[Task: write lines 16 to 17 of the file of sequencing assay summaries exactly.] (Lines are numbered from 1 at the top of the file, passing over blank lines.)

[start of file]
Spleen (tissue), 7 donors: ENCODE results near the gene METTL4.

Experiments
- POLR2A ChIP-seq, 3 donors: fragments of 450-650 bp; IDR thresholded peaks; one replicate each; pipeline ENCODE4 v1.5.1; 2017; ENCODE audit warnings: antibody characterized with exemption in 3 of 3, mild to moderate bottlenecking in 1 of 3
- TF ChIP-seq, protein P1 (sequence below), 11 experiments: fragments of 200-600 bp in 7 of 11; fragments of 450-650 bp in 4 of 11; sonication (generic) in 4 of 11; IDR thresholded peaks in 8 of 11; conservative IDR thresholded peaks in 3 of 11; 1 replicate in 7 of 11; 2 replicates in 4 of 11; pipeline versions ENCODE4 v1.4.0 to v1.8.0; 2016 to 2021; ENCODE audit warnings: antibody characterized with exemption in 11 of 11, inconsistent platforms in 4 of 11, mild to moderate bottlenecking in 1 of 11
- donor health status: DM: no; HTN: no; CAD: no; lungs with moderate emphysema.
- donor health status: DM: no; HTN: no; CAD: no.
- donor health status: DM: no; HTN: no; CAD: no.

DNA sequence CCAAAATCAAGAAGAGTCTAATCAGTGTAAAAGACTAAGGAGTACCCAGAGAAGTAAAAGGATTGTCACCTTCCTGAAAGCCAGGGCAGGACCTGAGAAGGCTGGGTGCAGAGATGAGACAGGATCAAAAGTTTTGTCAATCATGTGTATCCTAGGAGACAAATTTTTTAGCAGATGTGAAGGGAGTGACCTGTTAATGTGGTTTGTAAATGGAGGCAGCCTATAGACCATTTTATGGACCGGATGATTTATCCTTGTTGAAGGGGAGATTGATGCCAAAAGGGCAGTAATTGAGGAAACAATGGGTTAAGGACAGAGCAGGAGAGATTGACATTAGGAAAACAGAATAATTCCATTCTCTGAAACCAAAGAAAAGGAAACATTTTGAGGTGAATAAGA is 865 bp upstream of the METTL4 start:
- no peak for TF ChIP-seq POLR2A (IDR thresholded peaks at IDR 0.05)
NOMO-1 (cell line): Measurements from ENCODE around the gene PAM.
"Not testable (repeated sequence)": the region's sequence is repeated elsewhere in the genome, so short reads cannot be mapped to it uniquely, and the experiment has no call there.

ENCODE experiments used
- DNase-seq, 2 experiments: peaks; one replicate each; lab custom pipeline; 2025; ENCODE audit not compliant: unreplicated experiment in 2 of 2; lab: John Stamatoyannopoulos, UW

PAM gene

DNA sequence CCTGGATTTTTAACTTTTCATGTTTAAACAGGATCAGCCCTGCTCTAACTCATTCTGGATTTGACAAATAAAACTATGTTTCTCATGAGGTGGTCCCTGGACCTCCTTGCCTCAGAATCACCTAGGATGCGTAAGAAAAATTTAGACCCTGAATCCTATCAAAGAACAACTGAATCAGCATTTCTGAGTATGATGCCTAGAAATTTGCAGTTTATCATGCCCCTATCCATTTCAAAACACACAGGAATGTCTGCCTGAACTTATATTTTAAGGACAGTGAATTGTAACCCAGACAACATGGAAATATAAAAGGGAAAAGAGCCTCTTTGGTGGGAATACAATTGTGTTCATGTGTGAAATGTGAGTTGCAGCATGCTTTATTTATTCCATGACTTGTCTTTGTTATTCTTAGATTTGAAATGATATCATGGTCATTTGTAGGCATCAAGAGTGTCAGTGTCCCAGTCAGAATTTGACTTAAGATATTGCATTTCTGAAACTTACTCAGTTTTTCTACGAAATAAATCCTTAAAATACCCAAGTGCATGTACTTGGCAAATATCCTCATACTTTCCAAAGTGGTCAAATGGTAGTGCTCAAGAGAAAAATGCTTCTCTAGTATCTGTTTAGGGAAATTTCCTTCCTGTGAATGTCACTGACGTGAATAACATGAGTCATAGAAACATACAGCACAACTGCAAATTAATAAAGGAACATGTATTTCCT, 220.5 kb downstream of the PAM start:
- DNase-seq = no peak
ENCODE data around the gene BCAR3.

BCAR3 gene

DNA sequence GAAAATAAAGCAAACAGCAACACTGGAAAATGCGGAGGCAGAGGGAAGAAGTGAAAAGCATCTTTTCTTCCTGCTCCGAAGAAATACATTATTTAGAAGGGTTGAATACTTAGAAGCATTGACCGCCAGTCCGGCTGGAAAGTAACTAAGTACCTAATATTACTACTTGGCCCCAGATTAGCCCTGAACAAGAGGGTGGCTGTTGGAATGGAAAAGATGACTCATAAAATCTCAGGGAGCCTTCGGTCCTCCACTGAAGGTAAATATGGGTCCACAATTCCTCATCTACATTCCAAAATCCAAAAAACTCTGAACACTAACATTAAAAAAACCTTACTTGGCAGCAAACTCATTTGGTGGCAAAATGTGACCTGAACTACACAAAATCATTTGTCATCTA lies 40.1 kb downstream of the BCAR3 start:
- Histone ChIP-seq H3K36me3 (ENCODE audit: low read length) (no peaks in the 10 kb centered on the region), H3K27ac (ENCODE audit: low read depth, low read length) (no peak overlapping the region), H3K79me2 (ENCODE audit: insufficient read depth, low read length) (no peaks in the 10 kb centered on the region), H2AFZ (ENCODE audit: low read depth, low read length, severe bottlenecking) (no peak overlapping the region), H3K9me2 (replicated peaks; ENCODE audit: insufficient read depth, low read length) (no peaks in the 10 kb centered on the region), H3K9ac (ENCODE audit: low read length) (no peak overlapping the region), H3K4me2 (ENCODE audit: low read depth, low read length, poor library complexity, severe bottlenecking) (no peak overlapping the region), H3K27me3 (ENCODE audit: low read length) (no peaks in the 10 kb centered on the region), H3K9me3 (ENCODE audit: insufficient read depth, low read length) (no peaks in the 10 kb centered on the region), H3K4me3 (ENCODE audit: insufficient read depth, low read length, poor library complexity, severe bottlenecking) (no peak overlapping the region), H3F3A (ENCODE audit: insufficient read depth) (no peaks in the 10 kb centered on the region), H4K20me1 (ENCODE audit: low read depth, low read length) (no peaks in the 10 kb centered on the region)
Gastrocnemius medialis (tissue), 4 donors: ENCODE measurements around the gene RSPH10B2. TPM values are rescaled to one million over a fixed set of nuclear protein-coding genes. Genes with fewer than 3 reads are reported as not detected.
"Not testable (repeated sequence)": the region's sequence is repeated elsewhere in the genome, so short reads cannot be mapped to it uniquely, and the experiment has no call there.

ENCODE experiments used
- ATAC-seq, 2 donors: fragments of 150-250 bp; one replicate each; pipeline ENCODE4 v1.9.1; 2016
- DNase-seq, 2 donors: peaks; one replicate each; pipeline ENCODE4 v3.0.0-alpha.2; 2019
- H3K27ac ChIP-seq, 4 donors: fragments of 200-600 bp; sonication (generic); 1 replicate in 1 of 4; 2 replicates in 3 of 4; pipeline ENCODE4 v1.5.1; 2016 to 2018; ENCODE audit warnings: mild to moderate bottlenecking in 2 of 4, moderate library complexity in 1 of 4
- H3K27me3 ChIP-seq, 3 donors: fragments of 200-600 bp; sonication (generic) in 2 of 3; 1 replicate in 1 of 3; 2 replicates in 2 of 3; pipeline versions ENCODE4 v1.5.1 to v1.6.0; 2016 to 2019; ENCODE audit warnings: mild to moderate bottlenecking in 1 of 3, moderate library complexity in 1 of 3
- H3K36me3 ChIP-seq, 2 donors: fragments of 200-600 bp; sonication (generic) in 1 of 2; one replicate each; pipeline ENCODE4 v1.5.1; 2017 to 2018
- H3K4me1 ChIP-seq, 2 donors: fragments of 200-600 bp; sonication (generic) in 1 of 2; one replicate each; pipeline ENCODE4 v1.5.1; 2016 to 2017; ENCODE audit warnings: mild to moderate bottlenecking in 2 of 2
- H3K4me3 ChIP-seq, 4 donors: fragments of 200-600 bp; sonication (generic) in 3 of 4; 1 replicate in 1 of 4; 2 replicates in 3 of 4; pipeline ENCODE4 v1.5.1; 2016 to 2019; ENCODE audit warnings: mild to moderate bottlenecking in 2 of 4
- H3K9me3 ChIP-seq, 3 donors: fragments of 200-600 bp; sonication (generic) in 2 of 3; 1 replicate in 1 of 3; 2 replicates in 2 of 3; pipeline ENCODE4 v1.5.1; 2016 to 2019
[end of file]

- DNase-seq = no peak
ENCODE data around the gene BCAR3.